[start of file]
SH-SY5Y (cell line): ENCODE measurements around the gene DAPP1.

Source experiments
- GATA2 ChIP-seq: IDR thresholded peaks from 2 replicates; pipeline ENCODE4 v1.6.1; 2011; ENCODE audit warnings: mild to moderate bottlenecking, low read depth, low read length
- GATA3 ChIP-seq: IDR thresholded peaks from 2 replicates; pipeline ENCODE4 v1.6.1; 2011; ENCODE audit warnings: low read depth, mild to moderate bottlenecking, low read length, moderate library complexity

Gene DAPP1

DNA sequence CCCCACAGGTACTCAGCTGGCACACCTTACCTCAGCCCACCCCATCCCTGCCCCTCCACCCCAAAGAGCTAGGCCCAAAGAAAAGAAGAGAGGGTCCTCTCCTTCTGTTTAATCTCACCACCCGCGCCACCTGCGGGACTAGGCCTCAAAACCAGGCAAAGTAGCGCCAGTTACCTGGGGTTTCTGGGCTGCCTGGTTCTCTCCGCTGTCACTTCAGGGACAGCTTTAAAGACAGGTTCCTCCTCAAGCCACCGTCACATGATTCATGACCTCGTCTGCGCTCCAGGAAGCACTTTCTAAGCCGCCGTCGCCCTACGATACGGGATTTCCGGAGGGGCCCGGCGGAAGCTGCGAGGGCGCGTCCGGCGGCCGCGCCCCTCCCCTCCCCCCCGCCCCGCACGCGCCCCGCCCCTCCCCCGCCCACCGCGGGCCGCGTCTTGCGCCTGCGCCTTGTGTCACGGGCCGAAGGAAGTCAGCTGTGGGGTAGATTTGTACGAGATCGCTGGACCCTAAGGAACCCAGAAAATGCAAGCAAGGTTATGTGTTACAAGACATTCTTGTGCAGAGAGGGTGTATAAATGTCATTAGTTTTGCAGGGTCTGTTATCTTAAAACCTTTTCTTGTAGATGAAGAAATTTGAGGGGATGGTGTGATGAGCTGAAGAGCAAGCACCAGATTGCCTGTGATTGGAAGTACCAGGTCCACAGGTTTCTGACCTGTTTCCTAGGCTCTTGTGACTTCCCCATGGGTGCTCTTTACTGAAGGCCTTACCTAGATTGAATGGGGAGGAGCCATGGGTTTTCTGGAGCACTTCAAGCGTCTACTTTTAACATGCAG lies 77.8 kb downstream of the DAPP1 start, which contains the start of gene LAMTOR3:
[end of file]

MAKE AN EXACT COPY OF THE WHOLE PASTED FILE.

SH-SY5Y (cell line): ENCODE measurements around the gene DAPP1.

Source experiments
- GATA2 ChIP-seq: IDR thresholded peaks from 2 replicates; pipeline ENCODE4 v1.6.1; 2011; ENCODE audit warnings: mild to moderate bottlenecking, low read depth, low read length
- GATA3 ChIP-seq: IDR thresholded peaks from 2 replicates; pipeline ENCODE4 v1.6.1; 2011; ENCODE audit warnings: low read depth, mild to moderate bottlenecking, low read length, moderate library complexity

Gene DAPP1

DNA sequence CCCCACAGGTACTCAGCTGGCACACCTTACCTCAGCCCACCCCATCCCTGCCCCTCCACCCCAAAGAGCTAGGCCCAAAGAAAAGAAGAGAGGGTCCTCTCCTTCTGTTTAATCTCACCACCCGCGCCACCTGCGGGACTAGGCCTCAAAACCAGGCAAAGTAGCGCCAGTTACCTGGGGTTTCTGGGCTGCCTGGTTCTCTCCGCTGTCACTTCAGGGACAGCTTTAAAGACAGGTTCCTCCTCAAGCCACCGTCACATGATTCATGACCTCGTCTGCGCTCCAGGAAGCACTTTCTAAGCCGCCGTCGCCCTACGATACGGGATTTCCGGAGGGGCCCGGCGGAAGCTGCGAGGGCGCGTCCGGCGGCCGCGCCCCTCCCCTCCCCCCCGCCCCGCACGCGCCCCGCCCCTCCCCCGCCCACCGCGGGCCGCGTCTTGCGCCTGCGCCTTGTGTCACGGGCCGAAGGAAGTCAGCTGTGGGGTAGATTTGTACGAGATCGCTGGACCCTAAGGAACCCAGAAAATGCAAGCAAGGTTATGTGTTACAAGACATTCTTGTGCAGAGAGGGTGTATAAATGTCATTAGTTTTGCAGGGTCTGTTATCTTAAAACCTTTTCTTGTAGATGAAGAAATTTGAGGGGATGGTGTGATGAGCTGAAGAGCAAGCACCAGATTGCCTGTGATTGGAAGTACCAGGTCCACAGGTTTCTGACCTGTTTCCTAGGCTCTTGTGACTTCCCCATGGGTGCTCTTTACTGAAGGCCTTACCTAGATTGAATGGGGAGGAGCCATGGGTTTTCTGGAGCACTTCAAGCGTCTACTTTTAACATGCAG lies 77.8 kb downstream of the DAPP1 start, which contains the start of gene LAMTOR3: